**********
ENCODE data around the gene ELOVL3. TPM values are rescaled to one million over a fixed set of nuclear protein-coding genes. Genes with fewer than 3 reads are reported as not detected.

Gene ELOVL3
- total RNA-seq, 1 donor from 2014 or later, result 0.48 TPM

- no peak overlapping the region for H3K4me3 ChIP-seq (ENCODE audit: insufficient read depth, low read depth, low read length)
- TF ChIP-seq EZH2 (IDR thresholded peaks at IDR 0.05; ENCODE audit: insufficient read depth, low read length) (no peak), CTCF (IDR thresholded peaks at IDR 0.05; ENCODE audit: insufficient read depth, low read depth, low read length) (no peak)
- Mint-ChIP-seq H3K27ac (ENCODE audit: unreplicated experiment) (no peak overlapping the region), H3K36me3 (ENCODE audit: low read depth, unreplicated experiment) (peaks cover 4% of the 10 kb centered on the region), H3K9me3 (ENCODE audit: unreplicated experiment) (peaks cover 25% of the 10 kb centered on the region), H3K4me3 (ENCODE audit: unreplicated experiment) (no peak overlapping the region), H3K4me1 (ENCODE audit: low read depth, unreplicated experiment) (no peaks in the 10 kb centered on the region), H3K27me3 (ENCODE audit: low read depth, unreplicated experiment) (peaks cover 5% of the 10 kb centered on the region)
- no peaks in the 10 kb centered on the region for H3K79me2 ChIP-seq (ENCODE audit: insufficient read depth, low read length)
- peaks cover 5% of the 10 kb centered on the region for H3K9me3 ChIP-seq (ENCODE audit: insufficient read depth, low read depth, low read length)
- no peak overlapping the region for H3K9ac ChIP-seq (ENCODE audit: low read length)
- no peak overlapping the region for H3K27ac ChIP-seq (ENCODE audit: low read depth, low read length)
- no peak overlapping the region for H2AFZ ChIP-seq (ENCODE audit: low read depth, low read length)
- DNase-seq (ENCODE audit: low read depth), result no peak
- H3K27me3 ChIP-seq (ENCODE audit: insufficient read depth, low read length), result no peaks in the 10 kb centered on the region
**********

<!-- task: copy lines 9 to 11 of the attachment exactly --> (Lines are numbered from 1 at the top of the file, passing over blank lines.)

- no peak overlapping the region for H3K9ac ChIP-seq (ENCODE audit: low read length)
- no peak overlapping the region for H3K27ac ChIP-seq (ENCODE audit: low read depth, low read length)
- no peak overlapping the region for H2AFZ ChIP-seq (ENCODE audit: low read depth, low read length)